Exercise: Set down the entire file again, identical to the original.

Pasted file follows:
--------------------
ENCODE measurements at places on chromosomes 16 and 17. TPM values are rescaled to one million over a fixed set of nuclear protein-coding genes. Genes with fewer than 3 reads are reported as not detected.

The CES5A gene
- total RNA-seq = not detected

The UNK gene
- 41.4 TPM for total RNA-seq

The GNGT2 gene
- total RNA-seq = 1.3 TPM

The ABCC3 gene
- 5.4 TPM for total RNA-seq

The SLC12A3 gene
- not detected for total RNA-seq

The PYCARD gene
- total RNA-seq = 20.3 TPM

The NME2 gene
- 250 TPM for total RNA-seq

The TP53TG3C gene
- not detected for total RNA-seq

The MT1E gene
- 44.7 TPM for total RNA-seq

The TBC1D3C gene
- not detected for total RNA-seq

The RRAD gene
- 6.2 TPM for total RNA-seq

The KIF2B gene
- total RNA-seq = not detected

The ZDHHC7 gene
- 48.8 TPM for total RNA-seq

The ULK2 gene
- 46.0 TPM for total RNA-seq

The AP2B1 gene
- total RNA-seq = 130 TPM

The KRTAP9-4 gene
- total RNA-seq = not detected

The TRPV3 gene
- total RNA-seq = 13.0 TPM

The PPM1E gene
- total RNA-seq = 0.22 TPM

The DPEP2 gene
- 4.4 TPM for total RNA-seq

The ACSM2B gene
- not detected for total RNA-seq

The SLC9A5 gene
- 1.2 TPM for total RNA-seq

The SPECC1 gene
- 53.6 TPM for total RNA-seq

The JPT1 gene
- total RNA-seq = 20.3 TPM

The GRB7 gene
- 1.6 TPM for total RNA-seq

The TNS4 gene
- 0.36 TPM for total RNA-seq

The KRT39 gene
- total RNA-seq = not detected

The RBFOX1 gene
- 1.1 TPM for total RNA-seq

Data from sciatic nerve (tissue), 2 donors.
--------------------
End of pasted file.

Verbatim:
ENCODE measurements at places on chromosomes 16 and 17. TPM values are rescaled to one million over a fixed set of nuclear protein-coding genes. Genes with fewer than 3 reads are reported as not detected.

The CES5A gene
- total RNA-seq = not detected

The UNK gene
- 41.4 TPM for total RNA-seq

The GNGT2 gene
- total RNA-seq = 1.3 TPM

The ABCC3 gene
- 5.4 TPM for total RNA-seq

The SLC12A3 gene
- not detected for total RNA-seq

The PYCARD gene
- total RNA-seq = 20.3 TPM

The NME2 gene
- 250 TPM for total RNA-seq

The TP53TG3C gene
- not detected for total RNA-seq

The MT1E gene
- 44.7 TPM for total RNA-seq

The TBC1D3C gene
- not detected for total RNA-seq

The RRAD gene
- 6.2 TPM for total RNA-seq

The KIF2B gene
- total RNA-seq = not detected

The ZDHHC7 gene
- 48.8 TPM for total RNA-seq

The ULK2 gene
- 46.0 TPM for total RNA-seq

The AP2B1 gene
- total RNA-seq = 130 TPM

The KRTAP9-4 gene
- total RNA-seq = not detected

The TRPV3 gene
- total RNA-seq = 13.0 TPM

The PPM1E gene
- total RNA-seq = 0.22 TPM

The DPEP2 gene
- 4.4 TPM for total RNA-seq

The ACSM2B gene
- not detected for total RNA-seq

The SLC9A5 gene
- 1.2 TPM for total RNA-seq

The SPECC1 gene
- 53.6 TPM for total RNA-seq

The JPT1 gene
- total RNA-seq = 20.3 TPM

The GRB7 gene
- 1.6 TPM for total RNA-seq

The TNS4 gene
- 0.36 TPM for total RNA-seq

The KRT39 gene
- total RNA-seq = not detected

The RBFOX1 gene
- 1.1 TPM for total RNA-seq

Data from sciatic nerve (tissue), 2 donors.